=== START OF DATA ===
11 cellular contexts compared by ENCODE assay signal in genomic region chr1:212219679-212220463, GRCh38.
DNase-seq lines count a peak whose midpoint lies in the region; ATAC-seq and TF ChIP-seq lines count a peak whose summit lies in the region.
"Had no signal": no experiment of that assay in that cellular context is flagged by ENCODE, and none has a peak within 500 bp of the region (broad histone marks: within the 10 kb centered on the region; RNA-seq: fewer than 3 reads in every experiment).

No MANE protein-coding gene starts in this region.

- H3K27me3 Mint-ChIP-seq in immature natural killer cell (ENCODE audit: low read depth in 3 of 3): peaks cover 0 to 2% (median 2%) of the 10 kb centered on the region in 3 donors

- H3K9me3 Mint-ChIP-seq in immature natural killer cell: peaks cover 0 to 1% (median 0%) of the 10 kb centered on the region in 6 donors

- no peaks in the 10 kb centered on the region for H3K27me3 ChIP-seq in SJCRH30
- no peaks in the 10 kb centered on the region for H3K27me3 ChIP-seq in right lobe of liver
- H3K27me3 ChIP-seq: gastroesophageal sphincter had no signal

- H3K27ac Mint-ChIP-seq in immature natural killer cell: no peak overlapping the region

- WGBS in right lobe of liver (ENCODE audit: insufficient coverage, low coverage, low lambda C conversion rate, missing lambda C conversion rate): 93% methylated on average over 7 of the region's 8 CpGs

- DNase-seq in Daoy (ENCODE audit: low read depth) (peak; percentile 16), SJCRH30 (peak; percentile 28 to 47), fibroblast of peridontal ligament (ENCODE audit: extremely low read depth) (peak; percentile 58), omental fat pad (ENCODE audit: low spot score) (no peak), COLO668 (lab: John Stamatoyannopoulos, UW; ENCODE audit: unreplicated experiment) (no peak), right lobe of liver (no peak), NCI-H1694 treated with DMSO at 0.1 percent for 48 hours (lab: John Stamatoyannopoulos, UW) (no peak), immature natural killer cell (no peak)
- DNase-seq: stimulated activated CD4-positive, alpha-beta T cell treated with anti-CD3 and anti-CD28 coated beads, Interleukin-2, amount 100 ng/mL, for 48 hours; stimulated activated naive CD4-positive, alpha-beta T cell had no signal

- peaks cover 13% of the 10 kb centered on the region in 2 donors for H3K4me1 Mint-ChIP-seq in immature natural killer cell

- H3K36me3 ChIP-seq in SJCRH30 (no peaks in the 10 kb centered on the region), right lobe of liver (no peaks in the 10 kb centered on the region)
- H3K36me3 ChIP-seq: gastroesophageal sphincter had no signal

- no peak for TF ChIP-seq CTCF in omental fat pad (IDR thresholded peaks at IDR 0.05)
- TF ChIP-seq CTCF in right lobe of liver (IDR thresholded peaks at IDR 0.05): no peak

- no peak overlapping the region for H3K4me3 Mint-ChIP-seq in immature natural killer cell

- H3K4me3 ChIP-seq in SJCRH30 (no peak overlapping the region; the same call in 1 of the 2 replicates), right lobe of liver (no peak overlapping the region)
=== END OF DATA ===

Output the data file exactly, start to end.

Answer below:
11 cellular contexts compared by ENCODE assay signal in genomic region chr1:212219679-212220463, GRCh38.
DNase-seq lines count a peak whose midpoint lies in the region; ATAC-seq and TF ChIP-seq lines count a peak whose summit lies in the region.
"Had no signal": no experiment of that assay in that cellular context is flagged by ENCODE, and none has a peak within 500 bp of the region (broad histone marks: within the 10 kb centered on the region; RNA-seq: fewer than 3 reads in every experiment).

No MANE protein-coding gene starts in this region.

- H3K27me3 Mint-ChIP-seq in immature natural killer cell (ENCODE audit: low read depth in 3 of 3): peaks cover 0 to 2% (median 2%) of the 10 kb centered on the region in 3 donors

- H3K9me3 Mint-ChIP-seq in immature natural killer cell: peaks cover 0 to 1% (median 0%) of the 10 kb centered on the region in 6 donors

- no peaks in the 10 kb centered on the region for H3K27me3 ChIP-seq in SJCRH30
- no peaks in the 10 kb centered on the region for H3K27me3 ChIP-seq in right lobe of liver
- H3K27me3 ChIP-seq: gastroesophageal sphincter had no signal

- H3K27ac Mint-ChIP-seq in immature natural killer cell: no peak overlapping the region

- WGBS in right lobe of liver (ENCODE audit: insufficient coverage, low coverage, low lambda C conversion rate, missing lambda C conversion rate): 93% methylated on average over 7 of the region's 8 CpGs

- DNase-seq in Daoy (ENCODE audit: low read depth) (peak; percentile 16), SJCRH30 (peak; percentile 28 to 47), fibroblast of peridontal ligament (ENCODE audit: extremely low read depth) (peak; percentile 58), omental fat pad (ENCODE audit: low spot score) (no peak), COLO668 (lab: John Stamatoyannopoulos, UW; ENCODE audit: unreplicated experiment) (no peak), right lobe of liver (no peak), NCI-H1694 treated with DMSO at 0.1 percent for 48 hours (lab: John Stamatoyannopoulos, UW) (no peak), immature natural killer cell (no peak)
- DNase-seq: stimulated activated CD4-positive, alpha-beta T cell treated with anti-CD3 and anti-CD28 coated beads, Interleukin-2, amount 100 ng/mL, for 48 hours; stimulated activated naive CD4-positive, alpha-beta T cell had no signal

- peaks cover 13% of the 10 kb centered on the region in 2 donors for H3K4me1 Mint-ChIP-seq in immature natural killer cell

- H3K36me3 ChIP-seq in SJCRH30 (no peaks in the 10 kb centered on the region), right lobe of liver (no peaks in the 10 kb centered on the region)
- H3K36me3 ChIP-seq: gastroesophageal sphincter had no signal

- no peak for TF ChIP-seq CTCF in omental fat pad (IDR thresholded peaks at IDR 0.05)
- TF ChIP-seq CTCF in right lobe of liver (IDR thresholded peaks at IDR 0.05): no peak

- no peak overlapping the region for H3K4me3 Mint-ChIP-seq in immature natural killer cell

- H3K4me3 ChIP-seq in SJCRH30 (no peak overlapping the region; the same call in 1 of the 2 replicates), right lobe of liver (no peak overlapping the region)